Burgundy is the motherland for Pinot Noir lovers; however, some incredible wines are coming from many regions around the world. Oregon's famous Willamette Valley has captured the love of viticulture for years, and the wines continue to dial in their understanding of place and style in the Pacific North West. Evening Land was introduced to me from a dear friend over ten years ago, and I have loved watching the transformation of this incredible vineyard that the team is devoted to making world-class wines.
- Kevin O. Hart , Founder Hart & CRU
“Great wine is made in the vineyard.”
EVENING LAND VINEYARDS
Written by Brittany Marsh
Boca Restaurant - Cincinnati, Ohio (Brittany’s Bio at end.)
The wines of Evening Land Vineyards tell a story of Pinot Noir and Chardonnay through the Seven Springs vineyard of Eola-Amity hills in the famed Willamette Valley of Oregon. ELV has also made other knock-out bottlings—sparkling, Pét-Nat Chenin Blanc, and Gamay Noir á la Beaujolais!
A Legendary Partnership
Put an extraordinary viticulturist—Sashi Moorman— and a brilliant wine writer/somm —Rajaat Parr—together, you have Evening Land Vineyards. The duo had already worked together on several noteworthy projects, including Sandhi and Domaine de La Côte, both of Santa Rita Hills. Moorman worked for Stolpman Vineyards and founded his own label—PiedraSassi. Parr was sommelier for great restaurants in San Francisco and wrote iconic books like The Sommelier’s Atlas of Taste and Secrets of the Sommelier. Their venture of Evening Land Vineyards started in 2014 when they purchased the Seven Springs estate in Eola-Amity and made it their own.
Other team members include Ben DiCristina—winemaker—who met Moorman while working a vineyard apprenticeship in Santa Barbara. DiCristina was inspired by his motives and moved to Oregon to join Evening Land. Tynan Pierce—vineyard tour guide—will hike with you through the Seven Springs Estate while you taste several of the single vineyard bottlings in the soil whence they came.
Putting Eola-Amity on the Map
Even though the Eola-Amity AVA is rather young by global standards, the Seven Springs Vineyard is considered historical. It was planted in 1984; an eastern-facing vineyard that laps up plenty of sunlight during the day, yet cooled by winds from the Van Duzer Corridor. It’s this sense of balance in nature that really allows the vines there to absolutely shine.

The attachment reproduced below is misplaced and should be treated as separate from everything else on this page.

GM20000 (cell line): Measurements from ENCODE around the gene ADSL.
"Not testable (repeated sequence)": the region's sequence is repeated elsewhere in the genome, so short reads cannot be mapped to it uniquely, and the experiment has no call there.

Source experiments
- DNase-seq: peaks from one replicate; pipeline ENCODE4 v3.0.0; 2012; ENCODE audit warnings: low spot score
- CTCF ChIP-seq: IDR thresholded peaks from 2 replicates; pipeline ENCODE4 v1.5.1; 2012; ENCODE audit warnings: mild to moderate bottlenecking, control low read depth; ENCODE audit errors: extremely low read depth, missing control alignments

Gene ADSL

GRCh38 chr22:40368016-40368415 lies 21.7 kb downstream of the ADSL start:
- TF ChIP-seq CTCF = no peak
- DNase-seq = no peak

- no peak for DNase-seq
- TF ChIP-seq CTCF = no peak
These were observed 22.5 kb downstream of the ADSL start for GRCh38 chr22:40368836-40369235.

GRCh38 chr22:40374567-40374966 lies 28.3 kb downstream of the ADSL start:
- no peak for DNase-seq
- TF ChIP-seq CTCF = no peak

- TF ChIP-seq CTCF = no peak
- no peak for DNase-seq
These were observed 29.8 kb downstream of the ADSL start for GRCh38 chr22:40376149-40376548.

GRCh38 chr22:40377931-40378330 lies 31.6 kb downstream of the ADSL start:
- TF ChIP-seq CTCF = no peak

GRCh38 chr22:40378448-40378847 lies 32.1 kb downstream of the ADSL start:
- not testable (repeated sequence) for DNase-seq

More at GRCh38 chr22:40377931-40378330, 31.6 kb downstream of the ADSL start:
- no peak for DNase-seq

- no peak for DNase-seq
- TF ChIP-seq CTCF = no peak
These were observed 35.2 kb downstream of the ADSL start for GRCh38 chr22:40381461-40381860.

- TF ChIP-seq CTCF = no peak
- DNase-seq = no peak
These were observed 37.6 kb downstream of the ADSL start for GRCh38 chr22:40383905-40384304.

Vineyards often have a distinctly whimsical air about them and Seven Springs does not disappoint! A forest of Douglas Fir trees are burrowed up right to the edge of the vines. If the air is clear, the snow-capped Mt. Hood and Mt. Rainier are within view. The vineyards are filled with large pieces of volcanic rock making for complex wines with excellent capacity for aging.
No Stone Unturned
What is so captivating about wine culture in Oregon is how highly farmers prioritize their environment, their vineyards, their history. The vineyard manager for Evening Land—Jessica Cortell—takes great pride in ensuring the sustainability of the vines, although her duties barely stop with the grapes. Wildflowers like crimson clover and yellow mustard are essential as cover crops—helping to manage nitrogen in the air and return it to the soil.
Dry farming—farming without use of irrigation—is utilized all over Oregon and in Seven Springs. Over the course of time, farmers found that non-irrigation methods force roots deep into the soil in search of moisture and minerals, ultimately creating a more complex and age worthy wine.
And for good measure, Evening Land is LIVE certified. This is a Northwest climate-specific certification; winemakers must complete a rigorous yearly checklist of sustainability practices. One such practice is regulating the runoff from vineyards into adjacent water sources; the water and fish must also stay safe and clean.
The farmers are often good friends with their neighboring winemakers; they get together regularly, share wine, help and promote each other, cherish the history of their homeland. In a nutshell, sustainable winemaking is practiced well beyond the vineyard.
Seven Springs Chardonnay : Estate Chardonnay fermented in Stockinger Puncheons (500L) and aged 12 months in barrel. 665 Cases Produced
Seven Springs "La Source" Chardonnay : Fermented in Stockinger Puncheons(500L) with spontaneous and indigenous fermentation. Raised sur lie and completed Malolactic fermentation. 465 Cases Produced
Seven Springs Gamay : One acre of old vines planted on their own roots in 1983. 100% Whole-Cluster carbonic maceration in sealed concrete vats and aged in neutral French oak. 354 Cases Produced
Seven Springs Pinot Noir : Blended blocks of some of the oldest own-rooted estate Pinot Noir in Seven Springs Vineyard. 35% Whole cluster open-top concrete and oak fermentation with indigenous yeast. Aged in 20% new French oak for 16 months. 2,600 Cases Produced
Seven Springs "La Source" Pinot Noir : Coming from the highest rocky block which is incredibly influenced by the winds from the Can Duzer Gap to the Pacific Ocean. Harvest by hand and aged in 40% new French oak barrels. 641 Cases Produced
Seven Springs “Anden” Pinot Noir : The oldest, own-rooted Pinot Noir vines planted in 1984 and are truly some of the pride and joys of what Seven Springs Vineyard offers. The vines have slowly succumb to phylloxera but are still producing a very small amount of incredibly complex Pinot Noir. 100% whole-cluster fermented and aged in 100% new Ermitaga oak barrels. 159 Cases Produced